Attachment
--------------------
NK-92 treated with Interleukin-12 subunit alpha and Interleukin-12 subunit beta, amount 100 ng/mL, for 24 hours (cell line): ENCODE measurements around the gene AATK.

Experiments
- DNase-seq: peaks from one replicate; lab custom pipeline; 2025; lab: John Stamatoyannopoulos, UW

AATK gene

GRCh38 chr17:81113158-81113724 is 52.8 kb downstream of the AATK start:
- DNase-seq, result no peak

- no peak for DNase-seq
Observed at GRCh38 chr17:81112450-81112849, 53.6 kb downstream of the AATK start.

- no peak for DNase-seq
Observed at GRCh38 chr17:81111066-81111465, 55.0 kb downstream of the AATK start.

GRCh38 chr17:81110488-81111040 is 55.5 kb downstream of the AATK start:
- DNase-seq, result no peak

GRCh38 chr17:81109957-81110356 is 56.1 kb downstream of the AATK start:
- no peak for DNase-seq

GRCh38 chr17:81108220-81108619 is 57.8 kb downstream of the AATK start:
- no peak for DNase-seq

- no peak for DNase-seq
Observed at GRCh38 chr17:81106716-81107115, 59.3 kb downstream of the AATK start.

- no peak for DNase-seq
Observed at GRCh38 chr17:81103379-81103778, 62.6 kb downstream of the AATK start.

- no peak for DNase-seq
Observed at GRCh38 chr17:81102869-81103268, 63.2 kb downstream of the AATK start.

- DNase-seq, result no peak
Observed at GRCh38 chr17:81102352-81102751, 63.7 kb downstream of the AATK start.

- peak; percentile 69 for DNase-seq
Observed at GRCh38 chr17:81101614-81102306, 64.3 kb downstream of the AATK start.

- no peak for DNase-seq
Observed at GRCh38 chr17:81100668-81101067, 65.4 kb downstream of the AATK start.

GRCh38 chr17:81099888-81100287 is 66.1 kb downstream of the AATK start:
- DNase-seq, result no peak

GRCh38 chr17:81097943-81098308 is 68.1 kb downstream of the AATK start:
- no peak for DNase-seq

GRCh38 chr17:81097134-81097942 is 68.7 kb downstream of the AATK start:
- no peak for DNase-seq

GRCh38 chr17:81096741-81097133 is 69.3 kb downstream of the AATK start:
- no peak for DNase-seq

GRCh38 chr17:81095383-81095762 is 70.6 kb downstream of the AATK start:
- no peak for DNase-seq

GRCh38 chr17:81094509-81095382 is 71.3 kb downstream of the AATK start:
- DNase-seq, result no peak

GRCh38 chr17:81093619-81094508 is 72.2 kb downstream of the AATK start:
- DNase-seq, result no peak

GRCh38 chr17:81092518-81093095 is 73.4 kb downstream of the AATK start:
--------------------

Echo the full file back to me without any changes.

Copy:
NK-92 treated with Interleukin-12 subunit alpha and Interleukin-12 subunit beta, amount 100 ng/mL, for 24 hours (cell line): ENCODE measurements around the gene AATK.

Experiments
- DNase-seq: peaks from one replicate; lab custom pipeline; 2025; lab: John Stamatoyannopoulos, UW

AATK gene

GRCh38 chr17:81113158-81113724 is 52.8 kb downstream of the AATK start:
- DNase-seq, result no peak

- no peak for DNase-seq
Observed at GRCh38 chr17:81112450-81112849, 53.6 kb downstream of the AATK start.

- no peak for DNase-seq
Observed at GRCh38 chr17:81111066-81111465, 55.0 kb downstream of the AATK start.

GRCh38 chr17:81110488-81111040 is 55.5 kb downstream of the AATK start:
- DNase-seq, result no peak

GRCh38 chr17:81109957-81110356 is 56.1 kb downstream of the AATK start:
- no peak for DNase-seq

GRCh38 chr17:81108220-81108619 is 57.8 kb downstream of the AATK start:
- no peak for DNase-seq

- no peak for DNase-seq
Observed at GRCh38 chr17:81106716-81107115, 59.3 kb downstream of the AATK start.

- no peak for DNase-seq
Observed at GRCh38 chr17:81103379-81103778, 62.6 kb downstream of the AATK start.

- no peak for DNase-seq
Observed at GRCh38 chr17:81102869-81103268, 63.2 kb downstream of the AATK start.

- DNase-seq, result no peak
Observed at GRCh38 chr17:81102352-81102751, 63.7 kb downstream of the AATK start.

- peak; percentile 69 for DNase-seq
Observed at GRCh38 chr17:81101614-81102306, 64.3 kb downstream of the AATK start.

- no peak for DNase-seq
Observed at GRCh38 chr17:81100668-81101067, 65.4 kb downstream of the AATK start.

GRCh38 chr17:81099888-81100287 is 66.1 kb downstream of the AATK start:
- DNase-seq, result no peak

GRCh38 chr17:81097943-81098308 is 68.1 kb downstream of the AATK start:
- no peak for DNase-seq

GRCh38 chr17:81097134-81097942 is 68.7 kb downstream of the AATK start:
- no peak for DNase-seq

GRCh38 chr17:81096741-81097133 is 69.3 kb downstream of the AATK start:
- no peak for DNase-seq

GRCh38 chr17:81095383-81095762 is 70.6 kb downstream of the AATK start:
- no peak for DNase-seq

GRCh38 chr17:81094509-81095382 is 71.3 kb downstream of the AATK start:
- DNase-seq, result no peak

GRCh38 chr17:81093619-81094508 is 72.2 kb downstream of the AATK start:
- DNase-seq, result no peak

GRCh38 chr17:81092518-81093095 is 73.4 kb downstream of the AATK start: